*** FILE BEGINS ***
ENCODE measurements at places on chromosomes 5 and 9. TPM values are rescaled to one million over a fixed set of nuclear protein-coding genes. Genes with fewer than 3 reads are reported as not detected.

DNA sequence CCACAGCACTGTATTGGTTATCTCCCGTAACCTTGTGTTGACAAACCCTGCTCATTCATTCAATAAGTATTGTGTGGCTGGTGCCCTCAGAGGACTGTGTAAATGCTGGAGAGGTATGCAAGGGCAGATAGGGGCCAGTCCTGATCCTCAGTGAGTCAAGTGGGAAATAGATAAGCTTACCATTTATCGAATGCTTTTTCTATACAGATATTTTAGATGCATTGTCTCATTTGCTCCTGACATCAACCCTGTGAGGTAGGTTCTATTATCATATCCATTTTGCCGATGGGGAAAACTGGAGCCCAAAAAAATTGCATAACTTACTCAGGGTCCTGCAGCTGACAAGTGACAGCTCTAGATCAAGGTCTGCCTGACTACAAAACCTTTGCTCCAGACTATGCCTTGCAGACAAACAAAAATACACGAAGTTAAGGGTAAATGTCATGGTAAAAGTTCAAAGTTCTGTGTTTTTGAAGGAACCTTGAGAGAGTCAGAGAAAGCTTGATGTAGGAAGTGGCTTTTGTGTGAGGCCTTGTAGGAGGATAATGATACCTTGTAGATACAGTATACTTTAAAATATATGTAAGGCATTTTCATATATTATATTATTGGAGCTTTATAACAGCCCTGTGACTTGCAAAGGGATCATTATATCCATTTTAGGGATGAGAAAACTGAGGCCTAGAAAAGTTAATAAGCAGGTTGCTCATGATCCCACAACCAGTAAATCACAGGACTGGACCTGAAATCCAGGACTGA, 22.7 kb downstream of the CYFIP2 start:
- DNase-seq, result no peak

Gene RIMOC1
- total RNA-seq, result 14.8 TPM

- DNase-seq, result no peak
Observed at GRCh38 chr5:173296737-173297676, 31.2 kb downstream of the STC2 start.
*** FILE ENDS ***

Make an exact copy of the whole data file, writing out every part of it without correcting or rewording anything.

ENCODE measurements at places on chromosomes 5 and 9. TPM values are rescaled to one million over a fixed set of nuclear protein-coding genes. Genes with fewer than 3 reads are reported as not detected.

DNA sequence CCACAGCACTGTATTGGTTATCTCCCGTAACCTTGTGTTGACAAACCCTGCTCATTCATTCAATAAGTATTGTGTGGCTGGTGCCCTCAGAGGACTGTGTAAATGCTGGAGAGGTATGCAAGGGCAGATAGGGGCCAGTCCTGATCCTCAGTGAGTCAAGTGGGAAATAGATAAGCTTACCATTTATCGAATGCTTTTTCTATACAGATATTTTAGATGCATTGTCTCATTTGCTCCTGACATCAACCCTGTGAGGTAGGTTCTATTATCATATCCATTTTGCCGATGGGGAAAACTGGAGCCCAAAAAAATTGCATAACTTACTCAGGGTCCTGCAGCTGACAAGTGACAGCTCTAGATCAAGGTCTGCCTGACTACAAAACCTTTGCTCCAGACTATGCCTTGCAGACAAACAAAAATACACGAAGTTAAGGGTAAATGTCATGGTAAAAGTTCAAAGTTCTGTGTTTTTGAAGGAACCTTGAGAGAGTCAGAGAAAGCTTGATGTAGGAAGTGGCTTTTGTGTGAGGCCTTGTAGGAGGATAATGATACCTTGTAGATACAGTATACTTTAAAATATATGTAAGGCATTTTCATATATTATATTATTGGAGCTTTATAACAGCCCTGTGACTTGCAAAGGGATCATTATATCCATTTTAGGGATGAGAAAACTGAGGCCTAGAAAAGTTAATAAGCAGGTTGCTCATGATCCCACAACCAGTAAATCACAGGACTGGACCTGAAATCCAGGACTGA, 22.7 kb downstream of the CYFIP2 start:
- DNase-seq, result no peak

Gene RIMOC1
- total RNA-seq, result 14.8 TPM

- DNase-seq, result no peak
Observed at GRCh38 chr5:173296737-173297676, 31.2 kb downstream of the STC2 start.